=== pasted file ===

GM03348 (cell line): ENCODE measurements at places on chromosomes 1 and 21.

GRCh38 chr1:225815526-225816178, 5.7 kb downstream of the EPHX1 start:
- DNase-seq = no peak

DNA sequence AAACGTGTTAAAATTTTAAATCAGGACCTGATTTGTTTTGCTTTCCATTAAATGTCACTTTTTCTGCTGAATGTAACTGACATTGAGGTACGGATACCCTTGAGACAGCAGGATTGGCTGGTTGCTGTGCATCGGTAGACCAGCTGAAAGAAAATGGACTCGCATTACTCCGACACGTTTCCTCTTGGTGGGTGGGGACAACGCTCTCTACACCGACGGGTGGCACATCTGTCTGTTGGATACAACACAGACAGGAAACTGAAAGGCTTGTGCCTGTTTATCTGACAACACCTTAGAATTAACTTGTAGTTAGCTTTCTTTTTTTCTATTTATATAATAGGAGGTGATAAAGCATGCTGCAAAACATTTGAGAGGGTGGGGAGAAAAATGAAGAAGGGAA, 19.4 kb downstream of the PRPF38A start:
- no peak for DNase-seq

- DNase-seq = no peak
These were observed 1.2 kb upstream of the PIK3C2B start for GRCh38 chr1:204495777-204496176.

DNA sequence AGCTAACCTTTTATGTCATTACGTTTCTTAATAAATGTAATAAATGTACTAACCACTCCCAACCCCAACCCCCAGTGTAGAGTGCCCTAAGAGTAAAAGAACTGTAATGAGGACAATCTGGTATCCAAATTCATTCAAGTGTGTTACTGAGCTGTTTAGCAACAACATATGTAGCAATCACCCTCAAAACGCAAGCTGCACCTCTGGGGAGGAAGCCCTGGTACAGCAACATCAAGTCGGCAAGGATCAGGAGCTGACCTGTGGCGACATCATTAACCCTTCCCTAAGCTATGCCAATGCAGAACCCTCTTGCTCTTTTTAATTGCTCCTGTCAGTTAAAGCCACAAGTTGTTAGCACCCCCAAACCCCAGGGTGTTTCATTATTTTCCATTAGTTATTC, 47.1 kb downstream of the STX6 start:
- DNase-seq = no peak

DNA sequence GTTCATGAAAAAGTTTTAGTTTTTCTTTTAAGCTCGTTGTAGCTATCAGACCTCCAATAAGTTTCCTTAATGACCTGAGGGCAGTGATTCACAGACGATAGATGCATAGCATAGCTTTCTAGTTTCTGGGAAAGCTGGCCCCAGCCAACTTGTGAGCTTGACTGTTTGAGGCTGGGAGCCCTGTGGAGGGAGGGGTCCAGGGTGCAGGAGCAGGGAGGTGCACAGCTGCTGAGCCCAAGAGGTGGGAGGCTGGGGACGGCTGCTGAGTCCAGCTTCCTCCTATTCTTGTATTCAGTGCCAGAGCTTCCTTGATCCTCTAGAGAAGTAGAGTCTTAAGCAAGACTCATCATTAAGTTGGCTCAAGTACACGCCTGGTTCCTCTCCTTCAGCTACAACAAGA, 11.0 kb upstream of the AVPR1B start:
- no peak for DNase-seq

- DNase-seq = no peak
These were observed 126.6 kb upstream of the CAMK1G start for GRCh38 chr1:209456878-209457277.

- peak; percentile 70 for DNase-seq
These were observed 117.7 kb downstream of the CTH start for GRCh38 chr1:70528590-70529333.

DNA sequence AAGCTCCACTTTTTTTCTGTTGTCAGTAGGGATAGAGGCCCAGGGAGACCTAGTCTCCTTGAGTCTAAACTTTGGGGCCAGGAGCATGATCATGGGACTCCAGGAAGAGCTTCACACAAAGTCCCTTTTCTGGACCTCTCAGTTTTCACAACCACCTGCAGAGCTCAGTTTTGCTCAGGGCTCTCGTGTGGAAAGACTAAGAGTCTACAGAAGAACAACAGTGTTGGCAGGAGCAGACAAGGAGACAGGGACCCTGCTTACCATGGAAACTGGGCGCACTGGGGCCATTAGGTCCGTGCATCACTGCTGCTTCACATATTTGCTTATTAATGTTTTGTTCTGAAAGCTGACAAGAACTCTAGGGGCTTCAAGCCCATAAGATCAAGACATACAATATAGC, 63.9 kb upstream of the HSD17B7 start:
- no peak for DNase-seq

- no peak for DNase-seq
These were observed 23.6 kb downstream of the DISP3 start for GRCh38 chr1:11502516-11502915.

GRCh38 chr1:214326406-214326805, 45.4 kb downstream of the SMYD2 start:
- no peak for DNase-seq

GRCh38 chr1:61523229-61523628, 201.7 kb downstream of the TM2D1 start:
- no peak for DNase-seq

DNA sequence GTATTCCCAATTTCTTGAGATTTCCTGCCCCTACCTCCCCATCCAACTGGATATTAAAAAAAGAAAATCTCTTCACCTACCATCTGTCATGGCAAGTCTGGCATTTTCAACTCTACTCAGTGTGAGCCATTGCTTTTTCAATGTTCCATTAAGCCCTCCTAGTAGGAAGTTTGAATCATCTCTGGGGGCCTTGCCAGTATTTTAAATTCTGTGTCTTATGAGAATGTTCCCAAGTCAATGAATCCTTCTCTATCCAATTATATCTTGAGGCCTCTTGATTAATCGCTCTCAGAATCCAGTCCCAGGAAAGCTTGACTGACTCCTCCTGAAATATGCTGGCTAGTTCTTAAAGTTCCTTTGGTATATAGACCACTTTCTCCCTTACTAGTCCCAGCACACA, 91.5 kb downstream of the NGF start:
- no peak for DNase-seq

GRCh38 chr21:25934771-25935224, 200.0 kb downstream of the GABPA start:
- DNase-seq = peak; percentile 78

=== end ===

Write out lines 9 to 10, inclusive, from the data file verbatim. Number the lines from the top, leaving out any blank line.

- DNase-seq = no peak

DNA sequence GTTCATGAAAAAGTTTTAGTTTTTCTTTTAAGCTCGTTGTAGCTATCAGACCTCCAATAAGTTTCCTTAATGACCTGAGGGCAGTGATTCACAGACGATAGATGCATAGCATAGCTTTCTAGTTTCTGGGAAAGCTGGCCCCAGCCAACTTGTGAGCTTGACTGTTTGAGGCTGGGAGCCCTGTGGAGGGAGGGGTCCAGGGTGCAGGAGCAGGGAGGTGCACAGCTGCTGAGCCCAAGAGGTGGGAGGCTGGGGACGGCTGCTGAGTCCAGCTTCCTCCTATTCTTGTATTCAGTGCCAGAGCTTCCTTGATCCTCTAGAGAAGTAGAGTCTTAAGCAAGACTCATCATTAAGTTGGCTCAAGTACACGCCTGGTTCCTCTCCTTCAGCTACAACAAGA, 11.0 kb upstream of the AVPR1B start: